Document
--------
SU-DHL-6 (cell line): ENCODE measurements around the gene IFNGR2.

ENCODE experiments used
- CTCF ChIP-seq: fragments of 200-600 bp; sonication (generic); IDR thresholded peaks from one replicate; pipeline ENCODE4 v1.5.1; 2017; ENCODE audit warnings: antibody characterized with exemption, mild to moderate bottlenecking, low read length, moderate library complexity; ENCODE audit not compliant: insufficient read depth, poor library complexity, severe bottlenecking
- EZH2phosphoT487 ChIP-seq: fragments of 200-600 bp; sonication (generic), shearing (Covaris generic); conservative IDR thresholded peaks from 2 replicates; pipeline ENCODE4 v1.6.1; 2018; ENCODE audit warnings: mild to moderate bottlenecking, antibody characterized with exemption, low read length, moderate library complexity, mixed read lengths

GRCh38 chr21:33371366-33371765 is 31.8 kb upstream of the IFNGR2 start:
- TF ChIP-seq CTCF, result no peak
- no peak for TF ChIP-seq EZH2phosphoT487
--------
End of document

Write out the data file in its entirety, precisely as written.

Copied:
SU-DHL-6 (cell line): ENCODE measurements around the gene IFNGR2.

ENCODE experiments used
- CTCF ChIP-seq: fragments of 200-600 bp; sonication (generic); IDR thresholded peaks from one replicate; pipeline ENCODE4 v1.5.1; 2017; ENCODE audit warnings: antibody characterized with exemption, mild to moderate bottlenecking, low read length, moderate library complexity; ENCODE audit not compliant: insufficient read depth, poor library complexity, severe bottlenecking
- EZH2phosphoT487 ChIP-seq: fragments of 200-600 bp; sonication (generic), shearing (Covaris generic); conservative IDR thresholded peaks from 2 replicates; pipeline ENCODE4 v1.6.1; 2018; ENCODE audit warnings: mild to moderate bottlenecking, antibody characterized with exemption, low read length, moderate library complexity, mixed read lengths

GRCh38 chr21:33371366-33371765 is 31.8 kb upstream of the IFNGR2 start:
- TF ChIP-seq CTCF, result no peak
- no peak for TF ChIP-seq EZH2phosphoT487